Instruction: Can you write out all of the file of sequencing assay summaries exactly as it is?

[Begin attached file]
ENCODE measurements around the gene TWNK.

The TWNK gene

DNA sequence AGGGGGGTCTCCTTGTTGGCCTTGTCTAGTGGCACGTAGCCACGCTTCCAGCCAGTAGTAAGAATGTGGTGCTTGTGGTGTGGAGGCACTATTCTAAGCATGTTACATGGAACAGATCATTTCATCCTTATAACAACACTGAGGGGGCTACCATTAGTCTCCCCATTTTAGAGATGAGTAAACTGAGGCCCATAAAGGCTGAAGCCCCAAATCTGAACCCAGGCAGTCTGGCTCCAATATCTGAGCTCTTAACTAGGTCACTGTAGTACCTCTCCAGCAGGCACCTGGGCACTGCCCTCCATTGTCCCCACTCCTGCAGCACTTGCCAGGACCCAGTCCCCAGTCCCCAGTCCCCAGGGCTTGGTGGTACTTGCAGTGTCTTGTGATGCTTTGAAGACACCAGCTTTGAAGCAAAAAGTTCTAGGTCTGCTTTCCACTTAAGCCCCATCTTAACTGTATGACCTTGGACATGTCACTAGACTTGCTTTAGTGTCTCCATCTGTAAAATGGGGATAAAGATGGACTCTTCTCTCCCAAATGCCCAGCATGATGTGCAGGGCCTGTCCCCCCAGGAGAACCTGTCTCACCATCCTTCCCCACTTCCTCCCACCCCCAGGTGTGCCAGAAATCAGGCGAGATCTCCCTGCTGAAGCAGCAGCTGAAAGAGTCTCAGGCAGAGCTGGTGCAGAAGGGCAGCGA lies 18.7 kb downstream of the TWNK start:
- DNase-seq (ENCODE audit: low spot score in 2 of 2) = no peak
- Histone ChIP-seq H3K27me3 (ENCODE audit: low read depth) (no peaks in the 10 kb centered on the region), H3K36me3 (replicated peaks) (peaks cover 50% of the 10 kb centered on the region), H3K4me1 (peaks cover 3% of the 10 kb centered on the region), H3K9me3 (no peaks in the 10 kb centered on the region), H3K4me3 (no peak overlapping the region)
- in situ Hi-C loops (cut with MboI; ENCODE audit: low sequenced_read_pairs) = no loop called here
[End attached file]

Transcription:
ENCODE measurements around the gene TWNK.

The TWNK gene

DNA sequence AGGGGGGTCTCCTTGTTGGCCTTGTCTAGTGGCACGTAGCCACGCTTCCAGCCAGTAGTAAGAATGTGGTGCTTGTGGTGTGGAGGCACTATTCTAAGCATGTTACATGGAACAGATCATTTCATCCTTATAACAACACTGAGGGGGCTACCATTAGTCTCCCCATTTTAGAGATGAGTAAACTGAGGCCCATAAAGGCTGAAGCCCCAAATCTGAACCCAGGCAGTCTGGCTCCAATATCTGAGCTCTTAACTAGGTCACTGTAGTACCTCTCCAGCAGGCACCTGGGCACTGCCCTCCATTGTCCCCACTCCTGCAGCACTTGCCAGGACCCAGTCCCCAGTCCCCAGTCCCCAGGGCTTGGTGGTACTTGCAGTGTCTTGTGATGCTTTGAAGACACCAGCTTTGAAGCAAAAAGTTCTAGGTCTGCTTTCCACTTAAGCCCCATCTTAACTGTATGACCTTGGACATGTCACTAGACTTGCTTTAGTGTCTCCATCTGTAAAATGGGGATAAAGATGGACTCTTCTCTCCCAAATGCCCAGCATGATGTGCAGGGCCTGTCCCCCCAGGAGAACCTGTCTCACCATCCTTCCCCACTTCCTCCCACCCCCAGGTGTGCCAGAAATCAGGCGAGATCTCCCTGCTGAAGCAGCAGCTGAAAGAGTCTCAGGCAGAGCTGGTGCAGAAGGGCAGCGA lies 18.7 kb downstream of the TWNK start:
- DNase-seq (ENCODE audit: low spot score in 2 of 2) = no peak
- Histone ChIP-seq H3K27me3 (ENCODE audit: low read depth) (no peaks in the 10 kb centered on the region), H3K36me3 (replicated peaks) (peaks cover 50% of the 10 kb centered on the region), H3K4me1 (peaks cover 3% of the 10 kb centered on the region), H3K9me3 (no peaks in the 10 kb centered on the region), H3K4me3 (no peak overlapping the region)
- in situ Hi-C loops (cut with MboI; ENCODE audit: low sequenced_read_pairs) = no loop called here